Reviews


Film Review: Up

Pixar’s high-flying 3D adventure of an aged widower and his eight-year-old accidental stowaway is a constant delight. Word of mouth should soar.

-By Kevin Lally


filmjournal/photos/stylus/83963-Up_Md.jpg

For movie details, please click here.

It’s good to be alive in the age of Pixar. Following their masterful, universally acclaimed sci-fi romance Wall-E, the pioneering computer-animation studio triumphs yet again with Up, their tenth feature and the first to screen in 3D. Like their other films, Up boasts a highly original, lovingly crafted screenplay, with subject matter that might seem a dubious bet until you see what’s been rendered on-screen.

In this instance, the focus is on Carl Fredricksen, a 78-year-old grump who would appear the least likely protagonist for an animated family film. But director Pete Docter and co-director Bob Peterson (who also share screenplay credit) immediately disarm us by chronicling Carl’s life story from boyhood to old age in a funny and poignant series of vignettes that show his first meeting with Ellie, the spirited tomboy next door (voiced by Elie Docter, the director’s daughter), their courtship and marriage, and—in a startlingly somber turn—her illness and off-screen death. Carl and Ellie, adventurers at heart, had always dreamed of an expedition to “Paradise Falls” in South America, but financial imperatives forever got in the way of fulfilling their goal.

The present-day action begins in earnest when Carl, stubbornly refusing to move as urban development surrounds him, assaults one of the construction workers treading on his property and is evicted from the house he shared with Ellie. But rather than go quietly, Carl, a retired balloon salesman, attaches thousands of giant balloons to the house and breaks off into the stratosphere. The only unforeseen complication: Russell, an overeager eight-year-old Wilderness Explorer looking to earn his “senior assistance” badge, who just happened to be on the premises when the house took flight.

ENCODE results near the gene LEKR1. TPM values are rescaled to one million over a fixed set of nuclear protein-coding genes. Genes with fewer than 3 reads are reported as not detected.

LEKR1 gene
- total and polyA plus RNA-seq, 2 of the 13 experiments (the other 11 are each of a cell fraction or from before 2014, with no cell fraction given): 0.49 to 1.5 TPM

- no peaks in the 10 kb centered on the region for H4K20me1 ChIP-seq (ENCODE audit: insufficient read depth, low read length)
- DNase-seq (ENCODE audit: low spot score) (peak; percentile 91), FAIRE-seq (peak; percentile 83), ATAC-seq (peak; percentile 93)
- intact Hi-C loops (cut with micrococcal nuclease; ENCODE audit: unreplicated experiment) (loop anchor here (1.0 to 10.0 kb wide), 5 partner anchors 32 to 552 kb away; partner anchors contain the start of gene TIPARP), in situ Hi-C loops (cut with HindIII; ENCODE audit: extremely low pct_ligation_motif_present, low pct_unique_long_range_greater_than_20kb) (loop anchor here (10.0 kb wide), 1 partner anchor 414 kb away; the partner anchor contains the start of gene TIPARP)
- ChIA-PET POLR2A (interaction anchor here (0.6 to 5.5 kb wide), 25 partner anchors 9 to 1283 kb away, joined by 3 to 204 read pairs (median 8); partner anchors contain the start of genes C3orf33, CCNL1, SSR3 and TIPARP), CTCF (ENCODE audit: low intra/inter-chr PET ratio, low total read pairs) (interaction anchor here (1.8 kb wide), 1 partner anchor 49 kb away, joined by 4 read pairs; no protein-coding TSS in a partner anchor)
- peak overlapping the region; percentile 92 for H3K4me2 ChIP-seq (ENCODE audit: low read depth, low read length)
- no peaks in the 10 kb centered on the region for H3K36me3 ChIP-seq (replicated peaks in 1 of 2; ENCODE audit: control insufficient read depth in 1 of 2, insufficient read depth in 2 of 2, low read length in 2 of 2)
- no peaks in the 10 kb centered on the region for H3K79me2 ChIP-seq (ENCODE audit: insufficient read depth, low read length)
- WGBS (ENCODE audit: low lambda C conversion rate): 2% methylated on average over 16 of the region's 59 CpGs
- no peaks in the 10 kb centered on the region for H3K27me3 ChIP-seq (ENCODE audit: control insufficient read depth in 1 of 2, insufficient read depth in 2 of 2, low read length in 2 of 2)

Carl and Russell survive a tumultuous storm and find their way to the remote terrain near the breathtaking Paradise Falls, with its dramatic rock formations and lush jungles. There, with the house still hovering overhead, young Russell befriends a rare creature, a 13-foot-tall, multicolored flightless bird the boy dubs “Kevin.” Before long, the visitors learn that Kevin is the elusive prey of Charles Muntz, the disgraced world traveler who was Carl’s childhood hero and now commandeers a massive airship and a huge pack of hunting dogs equipped with high-tech collars that turn their thoughts into human speech. As Muntz shows his true, dark colors, Carl and Russell’s adventure becomes a frenetic fight for survival.

Up is constantly surprising you, from its unexpectedly sweet and gentle opening portrait of a marriage, to the awesome sight of Carl’s house flying over the city, to the surreal image of boy and man lugging the structure through the jungle, accompanied by that zany giant bird. Unlike so many of today’s filmmakers, Docter isn’t afraid of quiet passages; the comic timing is perfect as Carl settles into his easy chair and sits contentedly before hearing a knock at the door of his airborne house. Then, in the second half, the film delivers breathless, beautifully choreographed chases and confrontations that transform the bone-weary Carl into the most improbable of action heroes.

The production design is as gorgeous as anything in the Pixar canon (which is high praise indeed), and the 3D is there to amplify depth rather than to show off flashy effects. The boxy design of Carl is well-matched with the gruff comic talents of Ed Asner, and young Jordan Nagai is a delight, funny and utterly natural, as the overweight, endlessly curious and borderline-annoying Russell. In a Pixar tradition, co-director Peterson nearly steals the show as the voice of both a friend-craving dog named Dug and the vicious Doberman Alpha, whose defective collar has burdened him with an embarrassing, high-pitched register. And Michael Giacchino, the virtuosic composer for Pixar’s The Incredibles and Ratatouille and J.J. Abrams’ Star Trek and “Lost,” excels with one of his richest and most buoyant scores.

Cast aside any doubts that audiences will embrace an animated feature with a septuagenarian lead. Box-office prospects for Pixar’s latest are definitely looking up.


Film Review: Up